Global Pharmacy Canada ("GPC-Belize") sells drugs to
customers in the United States — the drugs are sourced
in India and never enter Canada. Advertising is done online and
through promotional materials distributed in the United States.
Although GPC-Belize is a Belize company, it has a contractual
agreement with an Ontario corporation, RX Processing Services Inc.
("RXP"), which takes customer orders, processes payments
for drugs, and ensures that the orders are filled in India and
shipped to customers, all out of its call and processing facilities
in Mississauga, Ontario.
The Ontario College of Pharmacists (the "College") is
entrusted with policing violations of Ontario legislation
regulating the retail sale of prescription drugs in
The College sought and obtained an injunction preventing, inter
alia, GPC-Belize and RXP from selling by retail, prescription drugs
from any location in Ontario and to cease using the designated
terms "pharmacy," "drug" or "drugs"
in relation to their business.
The Ontario Court of Appeal described the statutory framework as
 The sale of prescription drugs in
Ontario is highly regulated. For example, all pharmacies
– meaning all premises from which drugs are sold by retail
– must be accredited: see ss. 1(1) and 139, DPRA. Only a registered pharmacist can
own or operate a pharmacy: see ss. 142 and 144, DPRA. Further, drugs can only be sold by
certain qualified individuals under specific conditions: see ss. 27(1) and 27(2)(8), RHPA; s. 149, DPRA.
 The College is tasked with the
regulation of drugs and pharmacies in accordance with the DPRA: see s. 6, PA. It is also responsible for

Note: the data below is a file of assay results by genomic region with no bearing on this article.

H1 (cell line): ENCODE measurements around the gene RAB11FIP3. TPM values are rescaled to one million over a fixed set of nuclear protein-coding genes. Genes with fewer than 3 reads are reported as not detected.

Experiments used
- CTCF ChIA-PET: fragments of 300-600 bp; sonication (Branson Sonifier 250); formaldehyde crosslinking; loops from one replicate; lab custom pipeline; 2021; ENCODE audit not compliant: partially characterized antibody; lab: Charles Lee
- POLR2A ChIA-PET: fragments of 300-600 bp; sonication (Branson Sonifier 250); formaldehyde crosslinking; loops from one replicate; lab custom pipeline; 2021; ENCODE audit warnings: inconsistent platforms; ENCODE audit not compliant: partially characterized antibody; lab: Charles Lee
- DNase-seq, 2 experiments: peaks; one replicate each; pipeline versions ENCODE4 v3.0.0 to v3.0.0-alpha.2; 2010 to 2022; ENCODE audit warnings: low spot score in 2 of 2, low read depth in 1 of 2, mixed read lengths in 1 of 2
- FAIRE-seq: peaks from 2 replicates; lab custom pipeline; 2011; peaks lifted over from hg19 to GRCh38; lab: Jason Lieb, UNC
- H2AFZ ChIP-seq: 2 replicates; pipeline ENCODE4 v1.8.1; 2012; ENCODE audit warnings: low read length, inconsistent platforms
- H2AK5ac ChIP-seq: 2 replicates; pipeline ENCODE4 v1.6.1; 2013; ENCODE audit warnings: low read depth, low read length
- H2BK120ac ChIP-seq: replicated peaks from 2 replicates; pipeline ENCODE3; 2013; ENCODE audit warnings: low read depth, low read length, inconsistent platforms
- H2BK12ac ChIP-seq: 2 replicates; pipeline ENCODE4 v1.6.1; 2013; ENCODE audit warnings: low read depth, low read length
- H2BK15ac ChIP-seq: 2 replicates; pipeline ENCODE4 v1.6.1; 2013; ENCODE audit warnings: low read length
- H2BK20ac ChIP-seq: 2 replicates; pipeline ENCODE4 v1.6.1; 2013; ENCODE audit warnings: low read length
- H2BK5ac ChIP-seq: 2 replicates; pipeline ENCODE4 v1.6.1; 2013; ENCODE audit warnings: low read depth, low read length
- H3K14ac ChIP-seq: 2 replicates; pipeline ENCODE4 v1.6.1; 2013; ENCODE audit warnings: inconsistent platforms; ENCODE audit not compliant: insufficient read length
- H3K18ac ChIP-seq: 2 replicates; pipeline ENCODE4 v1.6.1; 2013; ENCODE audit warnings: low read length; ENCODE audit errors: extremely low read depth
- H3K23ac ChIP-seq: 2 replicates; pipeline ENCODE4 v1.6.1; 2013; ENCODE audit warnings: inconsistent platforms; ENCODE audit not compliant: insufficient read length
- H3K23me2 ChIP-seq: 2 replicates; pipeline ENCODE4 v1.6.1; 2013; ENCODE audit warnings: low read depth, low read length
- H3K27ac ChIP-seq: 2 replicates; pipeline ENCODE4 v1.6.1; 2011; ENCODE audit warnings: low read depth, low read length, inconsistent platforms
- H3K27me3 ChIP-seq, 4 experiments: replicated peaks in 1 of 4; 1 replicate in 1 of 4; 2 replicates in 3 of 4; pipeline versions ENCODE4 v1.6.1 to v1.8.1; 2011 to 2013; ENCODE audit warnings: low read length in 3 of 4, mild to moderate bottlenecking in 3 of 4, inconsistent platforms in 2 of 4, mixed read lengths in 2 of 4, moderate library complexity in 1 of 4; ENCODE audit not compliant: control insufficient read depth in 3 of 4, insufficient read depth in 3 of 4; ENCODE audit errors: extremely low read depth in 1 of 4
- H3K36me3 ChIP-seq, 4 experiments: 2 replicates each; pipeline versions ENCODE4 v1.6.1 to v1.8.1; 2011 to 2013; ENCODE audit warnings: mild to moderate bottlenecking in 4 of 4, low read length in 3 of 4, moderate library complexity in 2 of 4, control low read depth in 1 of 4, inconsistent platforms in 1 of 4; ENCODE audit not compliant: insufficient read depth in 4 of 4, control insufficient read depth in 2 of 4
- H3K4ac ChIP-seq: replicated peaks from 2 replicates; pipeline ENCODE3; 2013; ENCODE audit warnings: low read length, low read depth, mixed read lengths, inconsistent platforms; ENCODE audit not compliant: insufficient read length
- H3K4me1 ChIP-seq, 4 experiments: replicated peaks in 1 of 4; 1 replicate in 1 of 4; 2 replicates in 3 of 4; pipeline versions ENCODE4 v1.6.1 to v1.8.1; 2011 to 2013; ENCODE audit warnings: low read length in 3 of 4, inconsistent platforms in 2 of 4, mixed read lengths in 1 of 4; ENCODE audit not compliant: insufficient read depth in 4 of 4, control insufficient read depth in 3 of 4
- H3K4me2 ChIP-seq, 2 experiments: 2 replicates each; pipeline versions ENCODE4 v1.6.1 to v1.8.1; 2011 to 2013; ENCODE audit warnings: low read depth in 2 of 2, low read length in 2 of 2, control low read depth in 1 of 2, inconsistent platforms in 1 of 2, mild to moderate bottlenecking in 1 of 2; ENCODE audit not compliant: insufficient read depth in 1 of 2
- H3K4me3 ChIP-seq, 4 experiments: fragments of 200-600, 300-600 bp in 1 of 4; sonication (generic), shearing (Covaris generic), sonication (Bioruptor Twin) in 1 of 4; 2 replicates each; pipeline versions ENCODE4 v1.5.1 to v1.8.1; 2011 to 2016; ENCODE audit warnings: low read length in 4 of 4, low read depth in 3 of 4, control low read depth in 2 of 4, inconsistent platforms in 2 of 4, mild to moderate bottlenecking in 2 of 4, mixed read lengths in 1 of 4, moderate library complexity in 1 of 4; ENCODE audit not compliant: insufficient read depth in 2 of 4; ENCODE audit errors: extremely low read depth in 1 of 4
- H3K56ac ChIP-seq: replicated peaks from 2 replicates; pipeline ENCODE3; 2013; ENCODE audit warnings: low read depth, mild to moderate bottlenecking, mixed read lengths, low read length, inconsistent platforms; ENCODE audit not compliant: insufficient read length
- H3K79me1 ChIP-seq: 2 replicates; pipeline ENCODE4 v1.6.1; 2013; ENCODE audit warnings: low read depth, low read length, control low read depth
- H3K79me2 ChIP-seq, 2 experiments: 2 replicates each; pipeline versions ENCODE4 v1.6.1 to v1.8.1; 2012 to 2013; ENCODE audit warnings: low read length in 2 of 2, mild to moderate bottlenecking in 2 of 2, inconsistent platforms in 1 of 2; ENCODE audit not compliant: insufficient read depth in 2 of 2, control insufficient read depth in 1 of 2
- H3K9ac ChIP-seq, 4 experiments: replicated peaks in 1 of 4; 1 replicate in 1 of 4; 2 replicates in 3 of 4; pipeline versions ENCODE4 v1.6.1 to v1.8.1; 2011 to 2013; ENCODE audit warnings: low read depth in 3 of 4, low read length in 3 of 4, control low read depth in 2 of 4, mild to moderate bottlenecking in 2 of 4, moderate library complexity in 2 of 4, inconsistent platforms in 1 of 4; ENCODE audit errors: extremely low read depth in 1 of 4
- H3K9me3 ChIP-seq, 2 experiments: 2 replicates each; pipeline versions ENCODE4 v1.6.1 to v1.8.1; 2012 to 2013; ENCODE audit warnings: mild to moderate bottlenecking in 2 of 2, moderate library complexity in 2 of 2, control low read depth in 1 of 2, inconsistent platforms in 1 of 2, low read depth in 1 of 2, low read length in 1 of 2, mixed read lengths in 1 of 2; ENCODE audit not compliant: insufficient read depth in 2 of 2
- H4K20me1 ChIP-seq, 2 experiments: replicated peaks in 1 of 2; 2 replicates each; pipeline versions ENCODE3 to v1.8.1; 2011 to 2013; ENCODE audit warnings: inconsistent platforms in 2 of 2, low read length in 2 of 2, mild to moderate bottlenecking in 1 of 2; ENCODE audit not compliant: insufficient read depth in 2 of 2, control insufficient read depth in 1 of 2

regulating the practice of the pharmacy profession and governing
its members in accordance with the RHPA, the PA, the Code, and any regulations passed
thereunder: see s. 3(1), the Code. This includes the
establishment, development and maintenance of standards of
practice, professional ethics, and qualifications required of those
operating pharmacies and acting as pharmacists within the province:
see s. 3(1), the Code; s. 6, PA. In carrying out its legislative
objects, the College is required to serve and protect the public
interest: see s. 3(2), the Code.
There were two issues on appeal: (1) did the sales of
prescription drugs take place in Ontario; and (2) did the College
have jurisdiction over the parties?
The Ontario Court of Appeal upheld the Applications Judge's
determination that the sale of prescription drugs takes place in
The Court of Appeal further found that the College properly
exercised its jurisdiction over the sales based on the sufficiency
of the connection between Ontario and the parties. The connection
was based on the factual findings that GPC-Belize and RXP do not
operate separately and that RXP acts as GPC-Belize's agent. The
Court of Appeal noted that "[t]he College is not overreaching
– it is fulfilling its legislated duty to serve and protect
the public interest" with regard to the sales of prescription
drugs in Ontario pursuant to section 3(2) of the Health
Professionals Procedural Code, which is a Schedule to the Regulated
Health Professionals Act. The Court of Appeal further noted that
"[if] a company trades on Ontario's reputation for quality
and strong regulatory standards, and sites [sic] a critical part of
the sales process in Ontario, it is subject to Ontario's
Ontario College of Pharmacists v 1724665 Ontario Inc (Global
Pharmacy Canada), June 10, 2013.
Ontario Superior Court Decision – 2012 ONSC 4295.
Ontario Court of Appeal Decision – 2013 ONCA 381.
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